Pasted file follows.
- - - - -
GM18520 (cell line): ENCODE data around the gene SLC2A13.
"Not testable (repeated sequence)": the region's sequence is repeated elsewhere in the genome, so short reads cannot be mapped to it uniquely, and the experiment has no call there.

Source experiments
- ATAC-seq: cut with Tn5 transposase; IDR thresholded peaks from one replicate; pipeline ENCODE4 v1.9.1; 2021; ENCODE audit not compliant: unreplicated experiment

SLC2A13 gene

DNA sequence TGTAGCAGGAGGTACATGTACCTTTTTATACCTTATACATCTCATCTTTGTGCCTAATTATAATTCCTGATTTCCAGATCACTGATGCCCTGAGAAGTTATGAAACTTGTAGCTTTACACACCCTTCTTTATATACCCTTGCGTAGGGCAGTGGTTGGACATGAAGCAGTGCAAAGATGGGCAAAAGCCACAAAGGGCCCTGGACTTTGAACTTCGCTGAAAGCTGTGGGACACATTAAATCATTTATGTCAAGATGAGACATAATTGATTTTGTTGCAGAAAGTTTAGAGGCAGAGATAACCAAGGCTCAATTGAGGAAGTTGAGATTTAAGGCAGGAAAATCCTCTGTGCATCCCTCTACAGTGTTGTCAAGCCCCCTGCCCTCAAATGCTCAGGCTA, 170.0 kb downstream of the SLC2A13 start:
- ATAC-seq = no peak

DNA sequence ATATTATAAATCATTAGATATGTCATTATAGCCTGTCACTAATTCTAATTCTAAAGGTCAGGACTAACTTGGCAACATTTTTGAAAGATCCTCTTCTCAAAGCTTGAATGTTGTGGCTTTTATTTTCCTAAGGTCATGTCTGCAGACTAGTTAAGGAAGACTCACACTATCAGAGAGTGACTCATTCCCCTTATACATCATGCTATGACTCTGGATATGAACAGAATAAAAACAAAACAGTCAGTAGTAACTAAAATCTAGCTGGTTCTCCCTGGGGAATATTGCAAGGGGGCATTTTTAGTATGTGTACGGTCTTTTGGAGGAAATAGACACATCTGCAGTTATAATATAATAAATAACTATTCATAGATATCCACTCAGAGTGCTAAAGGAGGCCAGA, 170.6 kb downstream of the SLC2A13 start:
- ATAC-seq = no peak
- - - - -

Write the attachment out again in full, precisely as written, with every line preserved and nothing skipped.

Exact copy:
GM18520 (cell line): ENCODE data around the gene SLC2A13.
"Not testable (repeated sequence)": the region's sequence is repeated elsewhere in the genome, so short reads cannot be mapped to it uniquely, and the experiment has no call there.

Source experiments
- ATAC-seq: cut with Tn5 transposase; IDR thresholded peaks from one replicate; pipeline ENCODE4 v1.9.1; 2021; ENCODE audit not compliant: unreplicated experiment

SLC2A13 gene

DNA sequence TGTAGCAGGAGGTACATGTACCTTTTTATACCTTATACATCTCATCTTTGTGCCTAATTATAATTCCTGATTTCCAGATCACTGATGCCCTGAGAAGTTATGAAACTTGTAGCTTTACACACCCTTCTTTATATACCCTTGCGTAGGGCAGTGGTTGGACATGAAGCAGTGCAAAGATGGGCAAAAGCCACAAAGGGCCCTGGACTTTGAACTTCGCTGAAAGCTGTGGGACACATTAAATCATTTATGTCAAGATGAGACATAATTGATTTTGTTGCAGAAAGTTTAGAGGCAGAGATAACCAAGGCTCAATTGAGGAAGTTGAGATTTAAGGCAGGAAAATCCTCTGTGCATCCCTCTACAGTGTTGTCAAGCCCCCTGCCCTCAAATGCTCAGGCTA, 170.0 kb downstream of the SLC2A13 start:
- ATAC-seq = no peak

DNA sequence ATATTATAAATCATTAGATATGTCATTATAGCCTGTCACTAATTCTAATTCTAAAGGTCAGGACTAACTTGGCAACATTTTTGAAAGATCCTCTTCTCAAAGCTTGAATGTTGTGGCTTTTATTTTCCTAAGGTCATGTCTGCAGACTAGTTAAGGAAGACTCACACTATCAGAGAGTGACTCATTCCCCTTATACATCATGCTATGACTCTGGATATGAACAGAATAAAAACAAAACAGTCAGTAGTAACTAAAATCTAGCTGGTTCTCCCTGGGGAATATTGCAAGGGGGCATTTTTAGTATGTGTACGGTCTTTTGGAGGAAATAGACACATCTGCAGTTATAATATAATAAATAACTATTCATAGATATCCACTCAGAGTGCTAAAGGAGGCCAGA, 170.6 kb downstream of the SLC2A13 start:
- ATAC-seq = no peak